Goldstone was asked how he reconciled his finding that kidnapped soldier Gilad Shalit should be accorded the privileges of a prisoner of war, and calling for his immediate release as a humanitarian gesture, with the fact that Hamas is a non-state actor not bound by the Third Geneva Convention, which defines the concept of prisoner of war status. Should not Shalit be defined as an illegal abductee, the victim of a war crime, and his release not subject to the goodwill of Hamas?
Goldstone replied: "In no way did we regard Hamas as a state party. We decided that it was in the interests of giving greater protection to people in the position of Gilad Shalit to extend prisoner-of-war status to them. We extended existing norms in order to do that. We based this decision on the military operations being controlled by the provisions of the Fourth Geneva Convention, i.e., that it was an international armed conflict."
In response to the Israeli allegation that Goldstone's mandate was one-sided, he replied: "This incorrect allegation continues to be made in the attempt to discredit the report despite the fact that it is demonstrably false. The claim is based on a United Nations Human Rights Council resolution that I specifically and explicitly rejected."
Goldstone also said that he had "demanded and received a balanced mandate to enable me to investigate allegations of war crimes by all sides. The government of Israel clearly knows this, as it is all a matter of public record that I discussed at the press conference announcing the inquiry and its mandate. I believe that the continued reference to the mission's mandate is yet another attempt to avoid addressing the substance of the report."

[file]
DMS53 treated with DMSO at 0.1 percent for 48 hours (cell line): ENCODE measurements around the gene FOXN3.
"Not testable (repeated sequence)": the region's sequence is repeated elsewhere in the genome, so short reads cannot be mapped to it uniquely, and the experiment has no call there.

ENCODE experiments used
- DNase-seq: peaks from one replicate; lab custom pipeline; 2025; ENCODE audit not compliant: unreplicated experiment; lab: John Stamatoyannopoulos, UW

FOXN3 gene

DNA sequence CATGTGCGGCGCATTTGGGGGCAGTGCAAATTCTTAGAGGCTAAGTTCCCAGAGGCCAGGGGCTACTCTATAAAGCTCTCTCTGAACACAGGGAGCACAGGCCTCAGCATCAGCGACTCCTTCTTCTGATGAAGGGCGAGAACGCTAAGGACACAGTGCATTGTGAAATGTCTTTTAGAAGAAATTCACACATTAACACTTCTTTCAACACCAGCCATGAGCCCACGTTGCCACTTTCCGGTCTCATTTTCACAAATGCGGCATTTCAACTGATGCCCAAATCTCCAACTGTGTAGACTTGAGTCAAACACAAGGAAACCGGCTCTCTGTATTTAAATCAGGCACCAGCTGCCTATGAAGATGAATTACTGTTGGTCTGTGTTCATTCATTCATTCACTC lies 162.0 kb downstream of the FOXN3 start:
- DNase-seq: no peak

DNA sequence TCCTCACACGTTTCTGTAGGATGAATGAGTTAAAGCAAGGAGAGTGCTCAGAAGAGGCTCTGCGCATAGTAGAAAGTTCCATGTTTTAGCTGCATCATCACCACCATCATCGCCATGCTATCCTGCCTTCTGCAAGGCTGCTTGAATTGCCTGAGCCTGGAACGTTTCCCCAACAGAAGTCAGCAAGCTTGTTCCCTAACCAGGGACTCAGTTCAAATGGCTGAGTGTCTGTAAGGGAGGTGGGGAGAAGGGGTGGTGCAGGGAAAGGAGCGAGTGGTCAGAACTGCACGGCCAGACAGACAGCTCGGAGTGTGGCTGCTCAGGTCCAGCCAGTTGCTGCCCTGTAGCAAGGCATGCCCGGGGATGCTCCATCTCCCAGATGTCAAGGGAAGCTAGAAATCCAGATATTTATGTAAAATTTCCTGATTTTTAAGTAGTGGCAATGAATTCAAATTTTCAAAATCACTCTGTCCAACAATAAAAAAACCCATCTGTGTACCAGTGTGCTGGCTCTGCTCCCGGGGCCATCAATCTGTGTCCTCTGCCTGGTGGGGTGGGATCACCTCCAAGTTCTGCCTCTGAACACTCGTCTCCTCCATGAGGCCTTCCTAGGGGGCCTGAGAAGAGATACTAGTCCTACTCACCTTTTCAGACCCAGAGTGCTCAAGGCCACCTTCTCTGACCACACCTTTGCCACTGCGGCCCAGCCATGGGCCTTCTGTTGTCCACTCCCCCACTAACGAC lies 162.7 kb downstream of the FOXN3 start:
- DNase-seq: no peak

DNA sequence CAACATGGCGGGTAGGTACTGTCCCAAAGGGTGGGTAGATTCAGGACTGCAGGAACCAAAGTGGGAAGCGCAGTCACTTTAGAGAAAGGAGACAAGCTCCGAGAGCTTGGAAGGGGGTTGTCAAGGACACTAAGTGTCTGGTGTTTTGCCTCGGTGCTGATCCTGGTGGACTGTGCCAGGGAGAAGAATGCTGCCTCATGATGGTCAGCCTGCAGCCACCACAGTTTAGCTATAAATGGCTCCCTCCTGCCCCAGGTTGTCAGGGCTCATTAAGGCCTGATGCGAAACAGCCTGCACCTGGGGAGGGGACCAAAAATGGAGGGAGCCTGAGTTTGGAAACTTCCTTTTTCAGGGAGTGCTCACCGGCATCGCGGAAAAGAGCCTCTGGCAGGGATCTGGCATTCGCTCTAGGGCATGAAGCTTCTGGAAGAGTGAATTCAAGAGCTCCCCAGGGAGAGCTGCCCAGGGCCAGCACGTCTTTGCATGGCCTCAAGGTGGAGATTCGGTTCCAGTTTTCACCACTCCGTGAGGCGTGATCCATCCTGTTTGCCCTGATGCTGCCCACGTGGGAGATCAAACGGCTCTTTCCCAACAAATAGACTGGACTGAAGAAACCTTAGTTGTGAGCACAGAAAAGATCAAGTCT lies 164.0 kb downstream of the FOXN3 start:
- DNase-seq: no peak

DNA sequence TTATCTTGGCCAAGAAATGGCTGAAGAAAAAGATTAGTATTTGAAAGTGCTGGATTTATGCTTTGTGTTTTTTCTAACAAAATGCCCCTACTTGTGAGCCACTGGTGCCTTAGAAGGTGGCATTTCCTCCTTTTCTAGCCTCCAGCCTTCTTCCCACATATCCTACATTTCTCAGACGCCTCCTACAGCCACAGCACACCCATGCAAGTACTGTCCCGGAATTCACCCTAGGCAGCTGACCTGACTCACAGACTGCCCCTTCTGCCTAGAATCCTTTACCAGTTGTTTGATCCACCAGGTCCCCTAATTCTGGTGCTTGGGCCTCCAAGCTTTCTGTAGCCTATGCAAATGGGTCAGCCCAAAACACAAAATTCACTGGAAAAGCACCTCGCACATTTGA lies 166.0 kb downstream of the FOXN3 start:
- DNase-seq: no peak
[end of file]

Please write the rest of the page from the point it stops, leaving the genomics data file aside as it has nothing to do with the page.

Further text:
Goldstone said he believed that for Israel, "this is unfortunate because the report contains the clearest finding that Hamas and other militant Palestinian groups committed serious war crimes and possibly crimes against humanity. The acceptance of those findings by the Human Rights Council and the General Assembly has been ignored completely by Israel.
"I suggest that Israel has not acknowledged that because it would confer credibility on the report," Goldstone also said.
Goldstone called the allegation that the report encourages terror and negates Israel's right to self-defense "quite untrue and a fallacious attempt to win opposition to what is contained in the report.
"The report is based on the assumption that Israel was entitled to act in self-defense. The investigation was concerned with whether the exercise of the right to self-defense was lawful or unlawful. The condemnation in the report of the rocket and mortar attacks from Gaza is the clearest possible statement against terror, and the endorsement of the report by the Human Rights Council and the General Assembly is probably the first time that the United Nations has recognized Israel's right to act in self-defense against such terror."
Goldstone also said: "Many Israelis are right to feel that the United Nations and its member bodies such as the Human Rights Council and the General Assembly have devoted inordinate and disproportionate attention to scrutinizing and criticizing Israel. This has come at the price of ignoring violations of human rights in other countries, some of them members of those very same bodies. The time has come for the investigation of all violations of international human rights law and international law whenever they are committed, in any state.
"However, this disproportionate focus on Israel does not exempt Israel from respecting international law," Goldstone also said.
"I would suggest that time has come for Israel to look at the allegations not only of the killing and injuring of so many civilians but also the collective punishment meted out to the people of Gaza by the substantial destruction of the infrastructure, and particularly the food infrastructure of Gaza. The debate should continue, not attempt to be silenced."